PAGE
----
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Trouble ahead for the online gaming industry after reports that the US Justice Department has charged BetonSports and three other companies with racketeering, conspiracy and fraud.
AIM-listed BetonSports suspended shares just before 8am this morning, pending an announcement, while AFX is reporting that "the indictment seeks forfeiture of 4.5 bln usd from Kaplan and the co-defendents, as well as various properties", which would spell more trouble for BetonSports investors (shares fell by almost 20% yesterday).
We recently analysed the major factors that influence our visitors to subscribe. The results? The surest sign of a subscriber-to-be was one who used our site search box. So naturally we’re looking into improving it, but that's not actually relevant here. Far more important here is getting more people to use it in the first place.
People aren’t search-shy, we know this from Google’s original search-box-only interface. According to DoubleClick, less than 20% use on-site search (the actual figure varies by sector, of course). So looks like the majority of visitors are finding just what they want right away, right? Much more likely, they don’t trust the onsite search box. Aha.
If you’re a user of Digg, you should know that it recently redesigned and relaunched its website. This in itself is not that interesting since we always knew that was coming soon – however, what is interesting is that new categories have been added which make the site more useful to a wider audience.
The online gaming sector is reeling this morning after BetonSports CEO David Carruthers was seized by The Feds in the US, while waiting to transfer onto an aircraft destined for Costa Rica, where the company’s customer services centre is based.
On the topic of blogging, it seems worthwhile to talk a little about the blogging ecosystem, both for discussion and future reference (things change fast!). Like an ecosystem, blogging is a feedback mechanism, is most useful when you understand what is being said about you on the blogosphere, and unlike an ecosystem giving freely is more beneficial.
If you’ve been reading the national media press recently you may well have read more than an article or two by established journalists which attack the rise of blogging. Principally, they criticise the lack of quality (fact checking, grammar, sources, regulatory compliance etc.) exhibited by many bloggers.
But are they really just annoyed that bloggers are threatening their status? Are journalists asking themselves similarly tough questions about how their readers perceive them?
The online advertising market seems to be on an inexorable path of steep growth.
No less an advertising authority than Sir Martin Sorrell, CEO of the advertising behemoth WPP, was yesterday reported as saying that he expects online advertising to double in a few years.
"About 15% of our business is internet, and this will be 30% in 10 years," he told the New York Sun.
There were three engaging presentations about the Future of Online Marketing at the Commission Junction University event for advertisers and publishers in London this week.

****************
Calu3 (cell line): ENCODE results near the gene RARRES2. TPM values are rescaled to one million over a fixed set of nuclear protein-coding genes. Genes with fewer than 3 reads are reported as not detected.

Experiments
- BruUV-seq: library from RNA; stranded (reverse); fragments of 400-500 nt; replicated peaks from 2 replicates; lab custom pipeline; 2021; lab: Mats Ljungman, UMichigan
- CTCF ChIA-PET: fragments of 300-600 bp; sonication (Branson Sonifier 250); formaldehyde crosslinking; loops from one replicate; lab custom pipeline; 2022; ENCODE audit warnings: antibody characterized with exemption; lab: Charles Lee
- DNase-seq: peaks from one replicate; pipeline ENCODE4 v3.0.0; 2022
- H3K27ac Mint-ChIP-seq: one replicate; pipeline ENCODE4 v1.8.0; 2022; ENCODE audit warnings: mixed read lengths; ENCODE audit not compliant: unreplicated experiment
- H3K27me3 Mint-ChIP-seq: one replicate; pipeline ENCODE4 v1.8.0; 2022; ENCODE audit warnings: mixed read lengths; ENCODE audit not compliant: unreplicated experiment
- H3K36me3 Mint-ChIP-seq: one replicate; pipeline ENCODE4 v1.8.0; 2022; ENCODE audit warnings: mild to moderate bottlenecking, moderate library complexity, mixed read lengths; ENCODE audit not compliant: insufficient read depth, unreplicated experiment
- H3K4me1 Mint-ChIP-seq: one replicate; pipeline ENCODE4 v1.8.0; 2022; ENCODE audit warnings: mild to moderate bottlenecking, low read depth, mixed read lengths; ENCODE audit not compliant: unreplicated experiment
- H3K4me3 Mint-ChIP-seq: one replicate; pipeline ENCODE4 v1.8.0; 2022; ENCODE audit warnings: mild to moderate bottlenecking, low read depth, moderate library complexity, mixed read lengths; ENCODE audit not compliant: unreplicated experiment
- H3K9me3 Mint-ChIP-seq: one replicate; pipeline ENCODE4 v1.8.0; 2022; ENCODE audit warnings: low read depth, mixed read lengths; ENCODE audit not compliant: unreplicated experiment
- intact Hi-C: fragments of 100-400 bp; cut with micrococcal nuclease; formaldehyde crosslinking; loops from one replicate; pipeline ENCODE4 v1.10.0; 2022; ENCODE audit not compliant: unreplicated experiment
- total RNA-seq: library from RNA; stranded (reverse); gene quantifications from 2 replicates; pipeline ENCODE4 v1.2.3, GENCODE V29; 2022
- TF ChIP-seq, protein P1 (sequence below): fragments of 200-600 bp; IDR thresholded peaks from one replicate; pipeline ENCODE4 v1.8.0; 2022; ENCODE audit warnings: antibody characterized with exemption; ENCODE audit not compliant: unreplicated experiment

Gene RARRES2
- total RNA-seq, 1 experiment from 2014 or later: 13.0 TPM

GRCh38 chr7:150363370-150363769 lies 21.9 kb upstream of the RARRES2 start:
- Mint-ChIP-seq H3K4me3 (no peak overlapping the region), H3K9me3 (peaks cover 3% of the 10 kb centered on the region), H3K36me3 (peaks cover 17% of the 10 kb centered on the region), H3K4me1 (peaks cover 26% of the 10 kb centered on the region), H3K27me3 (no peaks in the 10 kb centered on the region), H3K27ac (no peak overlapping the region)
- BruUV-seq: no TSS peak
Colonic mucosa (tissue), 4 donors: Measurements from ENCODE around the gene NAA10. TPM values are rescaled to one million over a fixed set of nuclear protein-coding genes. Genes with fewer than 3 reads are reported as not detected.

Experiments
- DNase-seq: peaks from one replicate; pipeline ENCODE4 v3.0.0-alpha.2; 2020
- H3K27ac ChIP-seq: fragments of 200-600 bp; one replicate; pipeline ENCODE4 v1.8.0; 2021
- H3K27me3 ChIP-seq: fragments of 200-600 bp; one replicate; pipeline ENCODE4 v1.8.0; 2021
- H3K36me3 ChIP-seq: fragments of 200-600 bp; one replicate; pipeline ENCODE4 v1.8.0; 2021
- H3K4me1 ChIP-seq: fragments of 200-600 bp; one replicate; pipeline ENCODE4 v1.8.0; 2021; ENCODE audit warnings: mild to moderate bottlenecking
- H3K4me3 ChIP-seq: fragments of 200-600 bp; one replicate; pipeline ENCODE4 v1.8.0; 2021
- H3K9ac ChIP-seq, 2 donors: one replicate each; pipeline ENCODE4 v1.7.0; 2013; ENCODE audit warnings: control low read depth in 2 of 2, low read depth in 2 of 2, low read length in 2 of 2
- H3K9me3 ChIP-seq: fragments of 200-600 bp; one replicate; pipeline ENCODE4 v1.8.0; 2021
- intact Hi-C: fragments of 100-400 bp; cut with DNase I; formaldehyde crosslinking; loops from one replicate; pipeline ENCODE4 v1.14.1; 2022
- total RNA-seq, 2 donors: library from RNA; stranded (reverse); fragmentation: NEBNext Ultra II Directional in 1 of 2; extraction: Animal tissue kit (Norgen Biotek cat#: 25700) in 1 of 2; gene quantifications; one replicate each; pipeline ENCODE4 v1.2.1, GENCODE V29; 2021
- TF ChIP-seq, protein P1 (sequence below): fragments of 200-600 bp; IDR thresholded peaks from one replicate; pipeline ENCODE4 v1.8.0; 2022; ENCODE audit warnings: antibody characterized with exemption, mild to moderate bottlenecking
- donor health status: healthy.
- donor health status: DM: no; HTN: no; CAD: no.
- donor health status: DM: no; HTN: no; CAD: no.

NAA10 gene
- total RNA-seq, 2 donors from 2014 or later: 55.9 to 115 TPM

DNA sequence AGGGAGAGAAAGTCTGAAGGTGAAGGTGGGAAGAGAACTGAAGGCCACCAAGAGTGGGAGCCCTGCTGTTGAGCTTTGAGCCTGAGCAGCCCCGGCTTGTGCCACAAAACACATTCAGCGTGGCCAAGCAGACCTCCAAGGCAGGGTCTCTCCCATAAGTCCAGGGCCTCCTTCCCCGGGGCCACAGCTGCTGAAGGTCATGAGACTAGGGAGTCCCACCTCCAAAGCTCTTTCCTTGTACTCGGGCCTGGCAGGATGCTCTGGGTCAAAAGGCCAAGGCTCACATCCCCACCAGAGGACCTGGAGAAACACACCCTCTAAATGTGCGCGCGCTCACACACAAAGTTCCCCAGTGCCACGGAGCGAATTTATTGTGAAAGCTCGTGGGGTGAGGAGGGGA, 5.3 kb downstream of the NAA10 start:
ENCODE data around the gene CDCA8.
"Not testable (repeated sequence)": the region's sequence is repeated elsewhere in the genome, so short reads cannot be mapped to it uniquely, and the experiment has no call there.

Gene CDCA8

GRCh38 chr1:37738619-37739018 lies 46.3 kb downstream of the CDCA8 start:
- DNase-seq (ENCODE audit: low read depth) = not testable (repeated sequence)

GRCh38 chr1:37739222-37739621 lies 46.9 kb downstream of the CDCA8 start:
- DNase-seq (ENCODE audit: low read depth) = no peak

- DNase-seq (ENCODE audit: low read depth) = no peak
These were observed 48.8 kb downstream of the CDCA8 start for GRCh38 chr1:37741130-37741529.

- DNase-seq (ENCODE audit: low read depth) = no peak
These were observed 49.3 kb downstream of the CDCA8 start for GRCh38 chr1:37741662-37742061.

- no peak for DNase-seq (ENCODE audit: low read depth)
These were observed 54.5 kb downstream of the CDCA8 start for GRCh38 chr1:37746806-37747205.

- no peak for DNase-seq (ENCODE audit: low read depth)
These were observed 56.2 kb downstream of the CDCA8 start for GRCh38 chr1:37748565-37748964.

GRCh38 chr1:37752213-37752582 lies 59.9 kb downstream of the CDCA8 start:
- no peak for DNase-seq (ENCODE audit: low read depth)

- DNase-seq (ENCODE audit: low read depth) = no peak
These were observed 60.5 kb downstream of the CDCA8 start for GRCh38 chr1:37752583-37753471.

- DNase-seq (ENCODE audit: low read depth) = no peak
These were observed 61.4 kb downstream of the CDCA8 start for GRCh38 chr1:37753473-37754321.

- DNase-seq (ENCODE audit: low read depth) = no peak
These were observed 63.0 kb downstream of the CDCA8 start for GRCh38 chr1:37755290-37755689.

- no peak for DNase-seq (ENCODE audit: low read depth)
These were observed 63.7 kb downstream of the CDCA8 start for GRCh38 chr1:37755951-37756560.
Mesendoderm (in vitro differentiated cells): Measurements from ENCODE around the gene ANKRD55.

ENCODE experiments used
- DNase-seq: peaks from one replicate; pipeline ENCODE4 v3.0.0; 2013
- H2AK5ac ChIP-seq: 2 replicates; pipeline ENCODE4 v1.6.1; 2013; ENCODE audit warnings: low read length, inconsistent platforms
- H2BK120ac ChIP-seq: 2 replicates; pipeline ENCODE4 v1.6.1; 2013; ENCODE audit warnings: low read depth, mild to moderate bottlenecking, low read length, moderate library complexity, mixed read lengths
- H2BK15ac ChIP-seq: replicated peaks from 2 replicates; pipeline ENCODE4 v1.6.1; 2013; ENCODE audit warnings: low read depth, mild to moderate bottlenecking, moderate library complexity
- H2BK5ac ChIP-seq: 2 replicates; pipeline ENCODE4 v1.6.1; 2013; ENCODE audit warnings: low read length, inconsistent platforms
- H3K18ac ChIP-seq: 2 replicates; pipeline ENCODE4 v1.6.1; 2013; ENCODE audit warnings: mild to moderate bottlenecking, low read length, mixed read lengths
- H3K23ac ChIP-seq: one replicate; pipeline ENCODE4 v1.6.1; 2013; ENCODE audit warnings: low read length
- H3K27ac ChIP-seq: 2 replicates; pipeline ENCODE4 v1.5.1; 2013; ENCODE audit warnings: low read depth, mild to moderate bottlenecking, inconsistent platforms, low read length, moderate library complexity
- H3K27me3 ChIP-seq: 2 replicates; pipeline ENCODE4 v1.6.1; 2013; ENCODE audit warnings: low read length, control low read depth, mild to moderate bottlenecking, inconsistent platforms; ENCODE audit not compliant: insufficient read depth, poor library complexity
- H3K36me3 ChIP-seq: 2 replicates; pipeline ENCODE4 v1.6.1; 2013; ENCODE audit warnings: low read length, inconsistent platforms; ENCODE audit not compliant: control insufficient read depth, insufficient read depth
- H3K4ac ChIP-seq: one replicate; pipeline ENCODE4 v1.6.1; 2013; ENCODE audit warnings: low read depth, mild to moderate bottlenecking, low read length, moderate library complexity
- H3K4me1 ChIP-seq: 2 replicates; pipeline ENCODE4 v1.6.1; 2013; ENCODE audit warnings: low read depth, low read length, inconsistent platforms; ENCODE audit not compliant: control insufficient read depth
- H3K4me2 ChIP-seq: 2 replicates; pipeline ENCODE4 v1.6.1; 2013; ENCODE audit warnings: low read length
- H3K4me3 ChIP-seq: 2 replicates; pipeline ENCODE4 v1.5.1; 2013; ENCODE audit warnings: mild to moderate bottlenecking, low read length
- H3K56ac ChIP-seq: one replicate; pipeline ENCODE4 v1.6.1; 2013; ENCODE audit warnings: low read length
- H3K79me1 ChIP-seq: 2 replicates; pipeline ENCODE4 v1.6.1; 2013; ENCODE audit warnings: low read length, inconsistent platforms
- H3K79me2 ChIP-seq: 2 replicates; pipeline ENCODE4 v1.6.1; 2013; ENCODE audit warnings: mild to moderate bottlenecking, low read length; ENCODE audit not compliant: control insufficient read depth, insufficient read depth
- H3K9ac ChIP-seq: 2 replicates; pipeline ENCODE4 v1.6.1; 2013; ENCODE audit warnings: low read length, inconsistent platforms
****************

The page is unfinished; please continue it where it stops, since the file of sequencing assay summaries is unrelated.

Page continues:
The message coming through loud and clear was that marketers need to wake up quickly to the shifting balance of power on the internet.
There is no escaping the fact that consumers will increasingly hold sway in the fast-changing digital environment.
Paul Graham, one of the founders of web incubator Y Combinator, says we’re not in a bubble, and he’s right. There’s way too much talk about this mythical bubble. It ain’t a bubble, folks.
However, I think Paul is wide of the mark on a number of his assertions made when interviewed by Ian Delaney, who is currently writing a book on Web 2.0. Paul says he has spotted “a social trend that will last”, namely: “the startup world will increasingly be ruled by technical people rather than business people”.
I’m amazed that a savvy investor would think that way. Paul is a hacker himself of course, and a successful entrepreneur to boot, so I could be wildly out on this one. It just seems… wrong… on… so… many… levels…
Wow, Google’s Quality Score is really starting to bite hard on some PPC budgets. I’ve just taken a call from Auctioning4U, a UK-based firm that helps people sell goods on eBay, and they are reporting that average click costs have risen by almost 2,000% in just one week.
Trevor Ginn, Head of Consulting at Auctioning4U, told me that one keyphrase has jumped in price from 12p to £2.75 in the last week.
In another example, the price went up from his default of 30p (which paid for an average Adwords position of 1.3) to £5.50. “Feel my pain,” he says, not without reason.
Naturally, Trevor is wounded and reeling, and puzzled as to what he’s done wrong. He’s not really done anything wrong. It is simply a case of Google shifting the goalposts.
Yup, this PPC hyperinflation is linked to Google’s newly-enhanced focus on ad quality. It could be a case of too much, too soon.
TechCrunch posts a heads up on ActiveCollab, a new open source alternative to popular online project management tool Basecamp, by Web 2.0 poster children 37Signals, and talks about the possible threat to current monopoly and current business model if the software is of high quality.
Recently Dell launched a blog where their “intention is to address issues that are important to use and our customers”, and at present I feel that can only be a good thing, so long as Dell are committed to listening and acting on what they’ve already stated.